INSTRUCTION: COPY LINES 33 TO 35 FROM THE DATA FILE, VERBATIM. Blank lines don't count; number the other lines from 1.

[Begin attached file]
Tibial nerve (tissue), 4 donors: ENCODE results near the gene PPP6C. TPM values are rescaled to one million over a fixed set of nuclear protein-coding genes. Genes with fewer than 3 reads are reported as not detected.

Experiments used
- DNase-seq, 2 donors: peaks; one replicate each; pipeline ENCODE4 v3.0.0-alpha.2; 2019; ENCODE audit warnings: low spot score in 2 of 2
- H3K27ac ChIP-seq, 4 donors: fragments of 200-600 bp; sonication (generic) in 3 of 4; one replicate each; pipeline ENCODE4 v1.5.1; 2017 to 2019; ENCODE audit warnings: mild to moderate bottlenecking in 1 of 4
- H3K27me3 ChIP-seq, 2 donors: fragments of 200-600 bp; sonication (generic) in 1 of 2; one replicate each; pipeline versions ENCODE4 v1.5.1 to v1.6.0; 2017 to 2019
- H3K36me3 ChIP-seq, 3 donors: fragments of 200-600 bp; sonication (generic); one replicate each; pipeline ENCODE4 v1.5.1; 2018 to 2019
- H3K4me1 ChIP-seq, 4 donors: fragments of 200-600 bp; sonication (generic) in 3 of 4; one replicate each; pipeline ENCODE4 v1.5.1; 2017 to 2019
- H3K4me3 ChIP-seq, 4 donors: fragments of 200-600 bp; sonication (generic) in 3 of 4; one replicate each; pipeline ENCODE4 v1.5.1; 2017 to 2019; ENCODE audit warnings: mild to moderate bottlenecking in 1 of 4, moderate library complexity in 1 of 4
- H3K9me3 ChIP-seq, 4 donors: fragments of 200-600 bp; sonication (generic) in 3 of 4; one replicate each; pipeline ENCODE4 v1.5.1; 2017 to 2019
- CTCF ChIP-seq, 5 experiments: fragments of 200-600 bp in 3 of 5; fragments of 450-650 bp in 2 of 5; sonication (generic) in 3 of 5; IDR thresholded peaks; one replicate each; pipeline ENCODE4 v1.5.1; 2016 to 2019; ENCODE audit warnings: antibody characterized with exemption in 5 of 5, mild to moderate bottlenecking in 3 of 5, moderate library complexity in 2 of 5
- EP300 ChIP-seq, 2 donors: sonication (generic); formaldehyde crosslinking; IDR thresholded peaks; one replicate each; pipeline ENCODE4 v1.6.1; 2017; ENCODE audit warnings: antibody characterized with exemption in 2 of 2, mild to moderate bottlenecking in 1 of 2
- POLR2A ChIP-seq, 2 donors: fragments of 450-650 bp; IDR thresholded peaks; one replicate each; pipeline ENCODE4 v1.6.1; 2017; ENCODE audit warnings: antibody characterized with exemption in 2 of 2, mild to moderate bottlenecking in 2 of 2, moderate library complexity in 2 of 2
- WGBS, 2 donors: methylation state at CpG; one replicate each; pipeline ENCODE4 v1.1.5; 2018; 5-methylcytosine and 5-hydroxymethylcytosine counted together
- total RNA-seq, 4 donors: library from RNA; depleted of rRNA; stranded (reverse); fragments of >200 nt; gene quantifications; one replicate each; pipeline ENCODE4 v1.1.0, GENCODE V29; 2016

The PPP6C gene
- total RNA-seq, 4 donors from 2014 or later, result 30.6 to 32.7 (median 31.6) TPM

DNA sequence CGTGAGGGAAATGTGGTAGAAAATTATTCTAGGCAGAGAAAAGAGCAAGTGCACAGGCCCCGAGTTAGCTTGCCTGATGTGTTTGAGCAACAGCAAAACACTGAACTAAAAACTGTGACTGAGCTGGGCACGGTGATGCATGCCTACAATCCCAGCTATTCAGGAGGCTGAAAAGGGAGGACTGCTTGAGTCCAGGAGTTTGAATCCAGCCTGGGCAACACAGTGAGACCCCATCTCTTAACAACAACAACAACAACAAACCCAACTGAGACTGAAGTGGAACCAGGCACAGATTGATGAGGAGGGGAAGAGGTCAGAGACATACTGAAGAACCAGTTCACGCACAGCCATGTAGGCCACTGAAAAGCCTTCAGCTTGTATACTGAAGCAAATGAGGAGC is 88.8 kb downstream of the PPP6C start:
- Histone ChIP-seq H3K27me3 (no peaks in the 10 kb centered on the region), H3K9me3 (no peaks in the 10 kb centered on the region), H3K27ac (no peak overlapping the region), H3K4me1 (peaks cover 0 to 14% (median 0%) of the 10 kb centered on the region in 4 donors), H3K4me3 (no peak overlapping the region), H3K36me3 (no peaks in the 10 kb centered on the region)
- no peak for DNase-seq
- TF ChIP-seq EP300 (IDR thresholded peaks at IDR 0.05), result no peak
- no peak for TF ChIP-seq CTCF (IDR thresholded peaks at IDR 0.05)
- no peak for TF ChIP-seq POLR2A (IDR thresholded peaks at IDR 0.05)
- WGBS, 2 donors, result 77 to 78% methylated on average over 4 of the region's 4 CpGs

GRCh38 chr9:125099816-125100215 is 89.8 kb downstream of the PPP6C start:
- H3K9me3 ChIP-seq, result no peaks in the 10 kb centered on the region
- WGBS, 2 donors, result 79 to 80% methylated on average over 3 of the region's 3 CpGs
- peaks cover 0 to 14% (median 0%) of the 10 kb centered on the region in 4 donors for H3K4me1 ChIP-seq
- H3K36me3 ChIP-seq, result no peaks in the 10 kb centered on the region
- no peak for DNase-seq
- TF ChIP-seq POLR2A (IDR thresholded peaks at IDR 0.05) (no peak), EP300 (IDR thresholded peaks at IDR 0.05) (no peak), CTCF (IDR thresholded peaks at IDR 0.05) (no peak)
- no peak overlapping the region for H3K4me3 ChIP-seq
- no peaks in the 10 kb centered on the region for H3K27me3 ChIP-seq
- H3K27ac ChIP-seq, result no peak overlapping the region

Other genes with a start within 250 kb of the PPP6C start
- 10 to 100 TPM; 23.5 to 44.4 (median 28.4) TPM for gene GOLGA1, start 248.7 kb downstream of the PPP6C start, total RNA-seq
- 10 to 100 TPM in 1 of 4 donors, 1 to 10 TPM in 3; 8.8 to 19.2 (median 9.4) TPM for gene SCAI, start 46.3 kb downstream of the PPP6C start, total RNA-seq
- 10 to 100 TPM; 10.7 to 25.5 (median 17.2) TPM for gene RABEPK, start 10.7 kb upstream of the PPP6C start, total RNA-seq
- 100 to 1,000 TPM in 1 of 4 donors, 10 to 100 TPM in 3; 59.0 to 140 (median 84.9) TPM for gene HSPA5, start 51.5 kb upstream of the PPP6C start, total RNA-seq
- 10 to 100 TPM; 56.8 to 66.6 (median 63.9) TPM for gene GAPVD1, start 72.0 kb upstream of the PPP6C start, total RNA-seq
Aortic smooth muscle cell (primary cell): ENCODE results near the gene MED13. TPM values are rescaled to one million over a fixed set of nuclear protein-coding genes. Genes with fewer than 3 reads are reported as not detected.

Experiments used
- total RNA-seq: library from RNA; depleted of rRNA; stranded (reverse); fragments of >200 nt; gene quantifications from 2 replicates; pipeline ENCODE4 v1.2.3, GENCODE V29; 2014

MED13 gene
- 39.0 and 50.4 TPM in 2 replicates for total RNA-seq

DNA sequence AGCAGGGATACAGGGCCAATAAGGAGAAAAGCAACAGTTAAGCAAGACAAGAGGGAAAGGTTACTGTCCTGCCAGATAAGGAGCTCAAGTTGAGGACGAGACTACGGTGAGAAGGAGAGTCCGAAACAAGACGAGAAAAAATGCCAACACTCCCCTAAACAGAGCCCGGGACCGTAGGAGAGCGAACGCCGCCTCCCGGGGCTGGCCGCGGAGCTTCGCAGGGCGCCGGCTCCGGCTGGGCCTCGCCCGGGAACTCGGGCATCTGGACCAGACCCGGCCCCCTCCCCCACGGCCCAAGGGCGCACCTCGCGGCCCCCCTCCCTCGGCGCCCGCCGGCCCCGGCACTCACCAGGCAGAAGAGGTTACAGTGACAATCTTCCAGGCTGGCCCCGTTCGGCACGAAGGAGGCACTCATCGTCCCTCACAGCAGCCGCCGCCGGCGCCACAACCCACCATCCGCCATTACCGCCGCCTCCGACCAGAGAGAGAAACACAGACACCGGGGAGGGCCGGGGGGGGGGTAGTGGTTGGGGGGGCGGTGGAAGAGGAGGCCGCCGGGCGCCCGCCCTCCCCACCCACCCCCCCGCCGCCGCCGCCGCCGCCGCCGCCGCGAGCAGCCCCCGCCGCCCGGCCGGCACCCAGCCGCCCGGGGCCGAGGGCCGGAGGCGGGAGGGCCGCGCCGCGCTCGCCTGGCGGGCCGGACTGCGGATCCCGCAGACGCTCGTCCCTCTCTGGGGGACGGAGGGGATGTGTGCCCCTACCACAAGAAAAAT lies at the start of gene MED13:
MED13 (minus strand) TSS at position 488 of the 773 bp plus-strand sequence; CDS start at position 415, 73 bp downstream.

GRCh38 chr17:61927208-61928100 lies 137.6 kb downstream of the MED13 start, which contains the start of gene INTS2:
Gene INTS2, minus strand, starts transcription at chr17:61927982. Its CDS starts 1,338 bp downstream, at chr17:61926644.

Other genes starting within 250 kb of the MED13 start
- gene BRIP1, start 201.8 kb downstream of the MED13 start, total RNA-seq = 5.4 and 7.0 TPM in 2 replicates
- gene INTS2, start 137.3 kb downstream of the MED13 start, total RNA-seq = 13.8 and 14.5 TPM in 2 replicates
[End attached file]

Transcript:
- H3K27ac ChIP-seq, result no peak overlapping the region

Other genes with a start within 250 kb of the PPP6C start
- 10 to 100 TPM; 23.5 to 44.4 (median 28.4) TPM for gene GOLGA1, start 248.7 kb downstream of the PPP6C start, total RNA-seq